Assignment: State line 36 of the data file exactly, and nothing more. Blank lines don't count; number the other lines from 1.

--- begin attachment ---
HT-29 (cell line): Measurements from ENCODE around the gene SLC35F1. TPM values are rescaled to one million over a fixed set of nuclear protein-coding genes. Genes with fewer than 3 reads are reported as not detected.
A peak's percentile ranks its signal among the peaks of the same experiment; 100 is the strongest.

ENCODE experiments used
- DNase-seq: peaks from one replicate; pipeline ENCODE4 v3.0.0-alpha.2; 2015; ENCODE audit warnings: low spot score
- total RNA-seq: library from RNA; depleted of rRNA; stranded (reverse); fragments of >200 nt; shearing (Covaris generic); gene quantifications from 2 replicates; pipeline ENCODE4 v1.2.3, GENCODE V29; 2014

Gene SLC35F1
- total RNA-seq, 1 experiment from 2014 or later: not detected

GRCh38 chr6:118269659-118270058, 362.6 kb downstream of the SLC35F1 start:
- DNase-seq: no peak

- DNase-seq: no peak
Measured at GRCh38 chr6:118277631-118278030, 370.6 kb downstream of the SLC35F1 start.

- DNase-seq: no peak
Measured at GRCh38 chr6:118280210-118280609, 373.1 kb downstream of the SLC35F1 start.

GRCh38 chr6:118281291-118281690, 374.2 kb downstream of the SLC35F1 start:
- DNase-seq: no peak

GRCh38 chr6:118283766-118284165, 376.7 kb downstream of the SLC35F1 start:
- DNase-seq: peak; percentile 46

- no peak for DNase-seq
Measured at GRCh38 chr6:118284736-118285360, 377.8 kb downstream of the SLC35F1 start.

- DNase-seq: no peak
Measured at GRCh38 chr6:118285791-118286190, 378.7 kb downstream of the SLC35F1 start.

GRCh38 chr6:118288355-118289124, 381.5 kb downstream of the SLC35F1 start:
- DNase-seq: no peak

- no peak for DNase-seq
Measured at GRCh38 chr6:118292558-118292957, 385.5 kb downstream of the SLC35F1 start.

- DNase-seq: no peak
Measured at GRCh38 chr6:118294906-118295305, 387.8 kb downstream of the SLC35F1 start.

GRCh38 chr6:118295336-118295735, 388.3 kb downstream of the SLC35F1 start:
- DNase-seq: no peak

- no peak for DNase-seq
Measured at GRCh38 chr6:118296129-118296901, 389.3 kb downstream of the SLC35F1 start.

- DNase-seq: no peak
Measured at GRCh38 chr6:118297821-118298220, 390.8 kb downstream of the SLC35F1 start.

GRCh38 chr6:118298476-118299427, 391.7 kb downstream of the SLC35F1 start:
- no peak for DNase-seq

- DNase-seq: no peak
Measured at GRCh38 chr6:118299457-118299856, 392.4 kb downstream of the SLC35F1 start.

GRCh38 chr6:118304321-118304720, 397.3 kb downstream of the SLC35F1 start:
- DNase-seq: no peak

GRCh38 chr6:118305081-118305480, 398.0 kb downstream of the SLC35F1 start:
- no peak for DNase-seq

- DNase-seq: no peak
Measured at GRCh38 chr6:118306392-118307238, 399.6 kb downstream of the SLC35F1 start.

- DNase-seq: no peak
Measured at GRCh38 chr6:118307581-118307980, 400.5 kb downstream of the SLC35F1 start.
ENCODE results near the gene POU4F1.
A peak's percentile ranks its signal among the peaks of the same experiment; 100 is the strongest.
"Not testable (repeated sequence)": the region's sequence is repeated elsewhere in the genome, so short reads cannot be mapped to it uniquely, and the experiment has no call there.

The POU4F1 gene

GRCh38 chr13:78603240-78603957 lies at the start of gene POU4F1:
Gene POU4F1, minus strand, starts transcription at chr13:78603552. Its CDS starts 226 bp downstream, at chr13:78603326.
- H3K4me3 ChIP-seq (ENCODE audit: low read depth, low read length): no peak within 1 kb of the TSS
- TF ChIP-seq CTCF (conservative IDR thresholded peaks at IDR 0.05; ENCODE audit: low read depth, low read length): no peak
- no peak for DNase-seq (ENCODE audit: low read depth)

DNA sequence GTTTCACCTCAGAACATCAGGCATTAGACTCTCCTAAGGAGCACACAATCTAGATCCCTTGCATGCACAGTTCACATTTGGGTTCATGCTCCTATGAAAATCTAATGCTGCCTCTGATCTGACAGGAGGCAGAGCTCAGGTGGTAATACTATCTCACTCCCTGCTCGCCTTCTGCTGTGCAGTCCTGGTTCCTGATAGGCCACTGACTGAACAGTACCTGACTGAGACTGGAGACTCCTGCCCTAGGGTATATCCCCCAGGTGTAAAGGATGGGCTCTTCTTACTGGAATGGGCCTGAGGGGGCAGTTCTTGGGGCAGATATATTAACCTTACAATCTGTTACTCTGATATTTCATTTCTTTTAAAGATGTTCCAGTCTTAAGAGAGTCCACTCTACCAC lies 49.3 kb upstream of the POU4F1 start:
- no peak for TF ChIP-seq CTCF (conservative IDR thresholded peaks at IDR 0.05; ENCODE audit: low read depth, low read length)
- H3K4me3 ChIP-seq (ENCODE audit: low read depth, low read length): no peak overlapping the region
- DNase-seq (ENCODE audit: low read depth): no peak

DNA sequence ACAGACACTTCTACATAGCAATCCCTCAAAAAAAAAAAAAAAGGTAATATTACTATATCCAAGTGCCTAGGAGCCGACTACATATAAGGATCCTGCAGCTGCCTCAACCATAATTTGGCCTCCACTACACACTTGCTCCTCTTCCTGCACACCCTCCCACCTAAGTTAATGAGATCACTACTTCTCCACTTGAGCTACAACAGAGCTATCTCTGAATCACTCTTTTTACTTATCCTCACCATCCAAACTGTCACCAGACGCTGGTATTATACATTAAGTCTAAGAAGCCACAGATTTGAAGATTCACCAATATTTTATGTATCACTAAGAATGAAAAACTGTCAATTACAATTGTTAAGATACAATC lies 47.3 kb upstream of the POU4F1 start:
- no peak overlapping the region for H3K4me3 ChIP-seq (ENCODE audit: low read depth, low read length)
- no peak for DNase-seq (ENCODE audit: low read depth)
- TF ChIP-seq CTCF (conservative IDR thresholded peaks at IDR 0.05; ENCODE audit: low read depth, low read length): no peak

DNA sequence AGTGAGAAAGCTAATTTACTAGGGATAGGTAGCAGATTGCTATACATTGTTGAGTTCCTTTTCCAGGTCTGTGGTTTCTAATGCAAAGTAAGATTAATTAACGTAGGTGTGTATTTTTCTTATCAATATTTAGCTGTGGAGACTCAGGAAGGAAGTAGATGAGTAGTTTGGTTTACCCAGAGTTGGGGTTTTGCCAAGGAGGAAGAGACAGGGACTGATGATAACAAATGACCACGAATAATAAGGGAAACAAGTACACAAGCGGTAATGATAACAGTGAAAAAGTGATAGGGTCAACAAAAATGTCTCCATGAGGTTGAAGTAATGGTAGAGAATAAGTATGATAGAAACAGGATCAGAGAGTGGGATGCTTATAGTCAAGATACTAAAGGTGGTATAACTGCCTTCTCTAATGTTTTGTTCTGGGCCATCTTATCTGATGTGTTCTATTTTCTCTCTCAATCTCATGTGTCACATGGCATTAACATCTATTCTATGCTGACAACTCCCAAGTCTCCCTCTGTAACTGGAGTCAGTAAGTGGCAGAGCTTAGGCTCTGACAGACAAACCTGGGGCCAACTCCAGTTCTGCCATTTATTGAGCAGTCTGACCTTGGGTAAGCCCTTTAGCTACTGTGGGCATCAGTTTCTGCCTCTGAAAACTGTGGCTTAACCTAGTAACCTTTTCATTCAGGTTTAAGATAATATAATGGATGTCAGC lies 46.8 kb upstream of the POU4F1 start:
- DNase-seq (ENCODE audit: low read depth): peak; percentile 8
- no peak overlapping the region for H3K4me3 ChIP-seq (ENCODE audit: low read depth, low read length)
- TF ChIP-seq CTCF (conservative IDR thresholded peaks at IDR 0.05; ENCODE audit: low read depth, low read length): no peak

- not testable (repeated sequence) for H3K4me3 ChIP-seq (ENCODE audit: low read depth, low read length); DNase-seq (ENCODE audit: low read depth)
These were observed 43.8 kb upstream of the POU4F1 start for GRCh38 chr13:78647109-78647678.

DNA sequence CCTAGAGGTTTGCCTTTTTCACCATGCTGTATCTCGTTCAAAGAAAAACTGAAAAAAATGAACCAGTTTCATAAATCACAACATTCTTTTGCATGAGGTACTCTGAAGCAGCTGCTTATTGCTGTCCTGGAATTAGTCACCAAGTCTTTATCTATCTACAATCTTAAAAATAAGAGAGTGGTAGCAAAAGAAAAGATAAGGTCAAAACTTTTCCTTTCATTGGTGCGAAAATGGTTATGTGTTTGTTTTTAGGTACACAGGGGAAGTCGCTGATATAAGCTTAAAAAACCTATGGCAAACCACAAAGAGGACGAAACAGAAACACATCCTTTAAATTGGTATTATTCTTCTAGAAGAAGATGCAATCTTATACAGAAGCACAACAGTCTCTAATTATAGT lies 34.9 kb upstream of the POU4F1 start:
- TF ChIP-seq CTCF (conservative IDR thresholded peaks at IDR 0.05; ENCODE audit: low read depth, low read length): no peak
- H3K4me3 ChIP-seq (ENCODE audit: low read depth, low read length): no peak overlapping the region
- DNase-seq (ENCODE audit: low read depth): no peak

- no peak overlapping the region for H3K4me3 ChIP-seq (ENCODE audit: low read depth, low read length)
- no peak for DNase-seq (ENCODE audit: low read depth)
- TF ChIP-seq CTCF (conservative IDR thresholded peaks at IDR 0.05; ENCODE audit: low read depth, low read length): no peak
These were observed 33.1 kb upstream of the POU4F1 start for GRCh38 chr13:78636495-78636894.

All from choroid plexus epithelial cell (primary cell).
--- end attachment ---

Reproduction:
- DNase-seq: no peak